Masking up to Play Ball


Julia Keeran, Writer

This year’s girls basketball season looked a lot different. First of all, it started in January rather than November and information about practice and games kept changing. Usually tryouts last one to two weeks, but everyone who wanted to play and came to practice made the team. Park’s team still only had ten girls who made up the varsity team, including two freshmen. 

Imagine being a freshman, not being allowed in your new school building due to the COVID-19 pandemic and your first day in the school is for varsity basketball practice. Izzy Wentorf shared her thoughts: “It was kind of unexpected. I was nervous at first because I was a freshman and didn’t know most of the girls but in the end I got to know them and had an amazing time. Even though we are in such weird times it was really nice to do something semi-normal.” 

For returning players though, practices were noticeably different than last season. Players had to check in before entering the gym, answer COVID screening questions, and each go through different gym doors. Every time a ball was used it had to be sanitized. Dribbling with a wet ball was like a bar of soap slipping through your fingers. At the end of practice, players couldn’t even wait inside the building for their rides. But the thing that players struggled with the most was having a social distanced practice. They couldn’t work on any contact drills such as a simple five versus five or even defense plays. That took a huge toll on us when the games came around.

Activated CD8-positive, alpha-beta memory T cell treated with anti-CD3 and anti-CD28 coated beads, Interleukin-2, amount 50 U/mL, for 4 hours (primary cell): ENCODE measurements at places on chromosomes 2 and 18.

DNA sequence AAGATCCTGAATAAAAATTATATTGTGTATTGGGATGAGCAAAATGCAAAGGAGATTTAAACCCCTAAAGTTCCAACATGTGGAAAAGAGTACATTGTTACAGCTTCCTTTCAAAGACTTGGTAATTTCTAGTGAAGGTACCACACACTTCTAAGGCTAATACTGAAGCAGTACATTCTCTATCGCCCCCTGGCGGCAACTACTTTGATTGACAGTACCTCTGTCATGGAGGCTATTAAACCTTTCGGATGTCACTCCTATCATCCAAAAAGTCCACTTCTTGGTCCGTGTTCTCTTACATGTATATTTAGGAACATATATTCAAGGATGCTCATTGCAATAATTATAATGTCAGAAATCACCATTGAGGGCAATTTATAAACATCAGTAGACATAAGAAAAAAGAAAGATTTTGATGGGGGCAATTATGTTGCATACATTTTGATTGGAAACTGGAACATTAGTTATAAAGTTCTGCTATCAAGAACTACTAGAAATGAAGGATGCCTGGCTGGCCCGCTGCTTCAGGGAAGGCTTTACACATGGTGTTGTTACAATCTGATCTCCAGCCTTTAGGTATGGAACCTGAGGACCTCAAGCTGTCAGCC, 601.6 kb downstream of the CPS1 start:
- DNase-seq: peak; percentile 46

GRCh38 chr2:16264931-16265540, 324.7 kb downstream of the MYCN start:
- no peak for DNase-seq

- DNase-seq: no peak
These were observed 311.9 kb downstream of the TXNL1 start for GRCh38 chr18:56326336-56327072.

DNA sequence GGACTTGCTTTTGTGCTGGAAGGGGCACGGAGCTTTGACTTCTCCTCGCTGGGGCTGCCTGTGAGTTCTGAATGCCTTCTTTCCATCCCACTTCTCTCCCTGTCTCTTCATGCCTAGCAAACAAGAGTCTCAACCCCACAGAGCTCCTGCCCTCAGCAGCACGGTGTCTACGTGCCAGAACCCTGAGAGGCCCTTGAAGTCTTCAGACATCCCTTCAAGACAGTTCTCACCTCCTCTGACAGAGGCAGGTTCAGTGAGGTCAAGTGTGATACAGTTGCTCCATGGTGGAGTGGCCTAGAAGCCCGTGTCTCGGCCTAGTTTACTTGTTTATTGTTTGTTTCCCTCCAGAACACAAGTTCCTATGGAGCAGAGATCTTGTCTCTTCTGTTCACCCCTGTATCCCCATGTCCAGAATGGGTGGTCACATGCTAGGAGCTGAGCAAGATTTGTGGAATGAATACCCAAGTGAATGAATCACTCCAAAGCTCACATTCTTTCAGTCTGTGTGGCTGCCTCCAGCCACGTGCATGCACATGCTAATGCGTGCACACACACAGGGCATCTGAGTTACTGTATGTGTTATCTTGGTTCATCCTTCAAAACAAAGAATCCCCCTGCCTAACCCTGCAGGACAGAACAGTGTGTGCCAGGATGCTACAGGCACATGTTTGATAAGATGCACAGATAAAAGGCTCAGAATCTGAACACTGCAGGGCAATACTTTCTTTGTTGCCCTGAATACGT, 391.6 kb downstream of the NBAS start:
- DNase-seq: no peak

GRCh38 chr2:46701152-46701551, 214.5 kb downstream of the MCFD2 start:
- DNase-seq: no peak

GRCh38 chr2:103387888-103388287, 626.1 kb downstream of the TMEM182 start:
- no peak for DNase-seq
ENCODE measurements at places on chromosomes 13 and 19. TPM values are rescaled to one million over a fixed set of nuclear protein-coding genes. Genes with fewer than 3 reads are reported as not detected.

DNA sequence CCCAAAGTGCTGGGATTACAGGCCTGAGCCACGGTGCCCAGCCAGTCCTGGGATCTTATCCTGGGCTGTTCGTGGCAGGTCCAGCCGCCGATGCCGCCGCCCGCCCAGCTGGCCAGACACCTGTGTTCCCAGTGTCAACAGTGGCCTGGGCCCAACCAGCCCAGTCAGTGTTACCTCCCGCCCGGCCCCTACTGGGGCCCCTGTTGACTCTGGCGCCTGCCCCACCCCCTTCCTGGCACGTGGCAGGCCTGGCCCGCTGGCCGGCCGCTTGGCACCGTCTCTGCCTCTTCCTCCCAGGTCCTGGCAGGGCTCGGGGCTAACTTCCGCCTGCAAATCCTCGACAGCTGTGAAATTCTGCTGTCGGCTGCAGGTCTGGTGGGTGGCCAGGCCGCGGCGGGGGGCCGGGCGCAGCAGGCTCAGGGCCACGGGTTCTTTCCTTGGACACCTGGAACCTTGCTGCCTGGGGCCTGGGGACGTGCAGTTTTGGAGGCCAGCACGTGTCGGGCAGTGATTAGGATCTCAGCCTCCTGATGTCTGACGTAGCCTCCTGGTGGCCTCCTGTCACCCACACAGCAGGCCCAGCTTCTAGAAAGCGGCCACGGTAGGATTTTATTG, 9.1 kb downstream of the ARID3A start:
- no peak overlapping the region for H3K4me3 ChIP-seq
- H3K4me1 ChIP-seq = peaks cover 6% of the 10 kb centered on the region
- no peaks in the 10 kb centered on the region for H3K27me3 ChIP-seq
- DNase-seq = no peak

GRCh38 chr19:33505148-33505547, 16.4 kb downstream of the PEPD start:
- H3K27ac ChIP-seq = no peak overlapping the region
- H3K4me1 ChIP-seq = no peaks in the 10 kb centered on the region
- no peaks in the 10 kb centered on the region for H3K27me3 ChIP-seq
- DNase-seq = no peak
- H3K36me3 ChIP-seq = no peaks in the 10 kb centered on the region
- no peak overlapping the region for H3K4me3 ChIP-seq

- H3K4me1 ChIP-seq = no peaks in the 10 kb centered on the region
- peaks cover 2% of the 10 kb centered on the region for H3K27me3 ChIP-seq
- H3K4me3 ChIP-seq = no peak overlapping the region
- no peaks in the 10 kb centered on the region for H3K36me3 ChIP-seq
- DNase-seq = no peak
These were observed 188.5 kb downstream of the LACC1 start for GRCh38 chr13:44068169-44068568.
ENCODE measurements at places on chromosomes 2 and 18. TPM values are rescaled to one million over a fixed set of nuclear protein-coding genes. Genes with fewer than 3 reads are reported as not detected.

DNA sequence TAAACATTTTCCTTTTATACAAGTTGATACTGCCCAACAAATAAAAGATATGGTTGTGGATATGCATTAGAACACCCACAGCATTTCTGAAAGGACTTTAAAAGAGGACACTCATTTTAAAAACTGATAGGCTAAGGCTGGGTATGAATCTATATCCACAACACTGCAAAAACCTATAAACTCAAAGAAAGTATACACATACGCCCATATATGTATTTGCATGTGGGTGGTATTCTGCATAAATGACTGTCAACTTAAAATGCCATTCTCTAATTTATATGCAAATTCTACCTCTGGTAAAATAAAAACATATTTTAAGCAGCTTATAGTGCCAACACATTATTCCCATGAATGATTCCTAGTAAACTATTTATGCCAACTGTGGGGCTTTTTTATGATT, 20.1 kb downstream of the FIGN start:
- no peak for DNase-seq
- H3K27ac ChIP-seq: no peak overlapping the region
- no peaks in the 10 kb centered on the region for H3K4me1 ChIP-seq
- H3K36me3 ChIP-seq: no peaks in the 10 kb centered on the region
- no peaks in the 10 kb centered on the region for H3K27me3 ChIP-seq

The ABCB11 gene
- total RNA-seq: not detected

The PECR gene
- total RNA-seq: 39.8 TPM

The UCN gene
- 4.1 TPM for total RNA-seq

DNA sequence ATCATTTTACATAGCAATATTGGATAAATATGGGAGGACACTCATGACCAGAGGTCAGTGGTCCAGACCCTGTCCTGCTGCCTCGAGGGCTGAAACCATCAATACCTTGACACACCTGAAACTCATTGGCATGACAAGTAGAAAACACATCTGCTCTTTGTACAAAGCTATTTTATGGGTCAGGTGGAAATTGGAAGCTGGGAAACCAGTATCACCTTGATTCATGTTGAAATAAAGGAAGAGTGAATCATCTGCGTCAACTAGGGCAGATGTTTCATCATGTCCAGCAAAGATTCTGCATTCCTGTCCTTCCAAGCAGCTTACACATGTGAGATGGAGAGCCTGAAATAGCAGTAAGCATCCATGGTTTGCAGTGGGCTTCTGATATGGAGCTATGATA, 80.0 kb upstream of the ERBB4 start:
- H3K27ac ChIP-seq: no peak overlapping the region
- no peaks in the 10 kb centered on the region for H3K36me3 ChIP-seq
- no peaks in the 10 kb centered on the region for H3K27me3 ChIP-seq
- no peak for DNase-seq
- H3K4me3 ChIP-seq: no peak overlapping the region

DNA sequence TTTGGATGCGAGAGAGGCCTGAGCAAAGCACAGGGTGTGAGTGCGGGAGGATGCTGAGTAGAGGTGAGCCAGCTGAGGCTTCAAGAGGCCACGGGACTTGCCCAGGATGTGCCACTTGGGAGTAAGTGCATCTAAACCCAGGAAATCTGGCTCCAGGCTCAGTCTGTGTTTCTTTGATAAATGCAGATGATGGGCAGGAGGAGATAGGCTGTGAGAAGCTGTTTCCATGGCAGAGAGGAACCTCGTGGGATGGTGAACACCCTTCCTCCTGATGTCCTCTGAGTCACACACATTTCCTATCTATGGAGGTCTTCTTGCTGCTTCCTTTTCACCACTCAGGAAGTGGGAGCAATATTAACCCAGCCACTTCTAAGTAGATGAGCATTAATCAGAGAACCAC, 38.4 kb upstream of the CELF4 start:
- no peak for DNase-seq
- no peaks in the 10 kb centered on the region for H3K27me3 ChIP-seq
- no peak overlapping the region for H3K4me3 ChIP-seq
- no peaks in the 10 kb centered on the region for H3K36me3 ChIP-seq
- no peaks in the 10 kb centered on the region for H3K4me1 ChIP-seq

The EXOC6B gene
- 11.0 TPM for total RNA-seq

Where most people have grown accustomed to wearing masks, it is a different story when you have to run up and down a court at full speed. It felt like you ran out of breath way faster and all the sweat built up in the mask causing them to stick to our faces.  Coaches and referees also had to have masks on at all times, and any coaches or players  who didn’t wear a mask properly during the game risked being given a technical foul.

With the announcement that there would be games came excitement and  even more precautions. Transportation to the games involved seating charts, and players couldn’t even sit next to each other on the bench during the games. It felt very different playing without fans; they were the quietest games. According to Coach Palacios, “I was afraid that the opposing team could hear our every word during time outs because it was so quiet.” 

However, there was a big win that came out of this season: a sense of normalcy. Players could socially interact and be physically active at the same time. Exercising at full effort made me feel healthy again.

In the end, it was an experience I’ll never forget including my first time in the starting line-up and basket as a Park girls varsity basketball player. Believe it or not, I started to sleep better and regained my pre-COVID routine. I was actually able to have social distanced conversations with my teammates who I hadn’t seen in a year. It just felt good to laugh again with people who weren’t living in my house. I’m looking forward to the spring sports season even though I’ll probably have to wear a mask.